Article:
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Lecture | Studium Generale

Challenging statelessness: Recognition and the arbitrariness of belonging

Tuesday 12 November 2019
Anna van Buerenplein
Anna van Buerenplein 301
2595 DG The Hague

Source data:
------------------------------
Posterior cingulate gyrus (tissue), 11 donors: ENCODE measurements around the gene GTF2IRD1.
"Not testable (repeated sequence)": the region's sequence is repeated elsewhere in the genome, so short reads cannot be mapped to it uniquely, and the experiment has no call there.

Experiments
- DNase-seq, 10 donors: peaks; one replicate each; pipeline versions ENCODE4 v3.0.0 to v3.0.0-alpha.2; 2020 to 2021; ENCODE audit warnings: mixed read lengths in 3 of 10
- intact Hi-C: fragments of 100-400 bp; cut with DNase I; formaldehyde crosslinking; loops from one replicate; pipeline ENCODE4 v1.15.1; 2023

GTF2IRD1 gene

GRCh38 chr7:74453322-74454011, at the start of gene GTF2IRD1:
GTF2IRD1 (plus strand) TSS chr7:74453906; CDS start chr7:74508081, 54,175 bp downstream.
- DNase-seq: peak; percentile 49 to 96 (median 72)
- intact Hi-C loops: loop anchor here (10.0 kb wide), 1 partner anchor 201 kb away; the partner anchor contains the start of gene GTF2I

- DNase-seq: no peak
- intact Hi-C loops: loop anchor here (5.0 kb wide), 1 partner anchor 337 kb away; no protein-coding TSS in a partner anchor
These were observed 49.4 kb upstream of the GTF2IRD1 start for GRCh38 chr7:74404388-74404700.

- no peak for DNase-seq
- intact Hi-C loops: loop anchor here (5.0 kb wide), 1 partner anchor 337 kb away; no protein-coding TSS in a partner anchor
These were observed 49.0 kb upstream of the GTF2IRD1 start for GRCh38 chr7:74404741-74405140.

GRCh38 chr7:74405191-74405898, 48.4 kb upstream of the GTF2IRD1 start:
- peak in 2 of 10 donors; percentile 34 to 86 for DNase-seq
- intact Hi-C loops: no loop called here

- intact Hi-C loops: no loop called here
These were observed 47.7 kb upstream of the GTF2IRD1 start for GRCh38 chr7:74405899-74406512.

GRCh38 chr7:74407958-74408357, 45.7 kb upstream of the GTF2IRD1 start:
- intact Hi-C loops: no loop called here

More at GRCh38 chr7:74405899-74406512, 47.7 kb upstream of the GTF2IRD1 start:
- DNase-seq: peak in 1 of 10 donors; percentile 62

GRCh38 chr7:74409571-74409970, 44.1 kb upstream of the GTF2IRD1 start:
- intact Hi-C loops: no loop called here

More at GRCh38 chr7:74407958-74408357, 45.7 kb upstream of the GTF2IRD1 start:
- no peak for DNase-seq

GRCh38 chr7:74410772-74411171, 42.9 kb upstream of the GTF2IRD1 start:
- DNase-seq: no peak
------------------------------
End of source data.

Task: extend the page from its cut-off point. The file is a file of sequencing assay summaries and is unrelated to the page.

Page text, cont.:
In “The Origins of Totalitarianism”, Hanna Arendt is eloquent to describe how the Rights of Man (which have developed in what we know today as Human Rights), although proclaimed to be inalienable, are inapplicable and useless unless people are recognized as legal members of a sovereign nation state, that is, unless they are citizens. According to UNHCR in the world today there are at least 10 million people who are stateless, namely people who are not recognized as citizens. As a consequence, they are denied various kinds of fundamental rights such as access to education, medical services, right to travel. Legally speaking, these people do not exist. By referring to various examples of stateless populations –in the Americas, Asia and Europe– the ambit of this talk is to not only discuss the legal framework that produces statelessness, but also to look at the effect of conceiving citizenship only as a State-based status. In a world where mobility is not only fundamental due to the globalized character of our societies, but increasingly inevitable as a consequence of the climate change, the arbitrariness of belonging is a pressing dilemma for citizenship.

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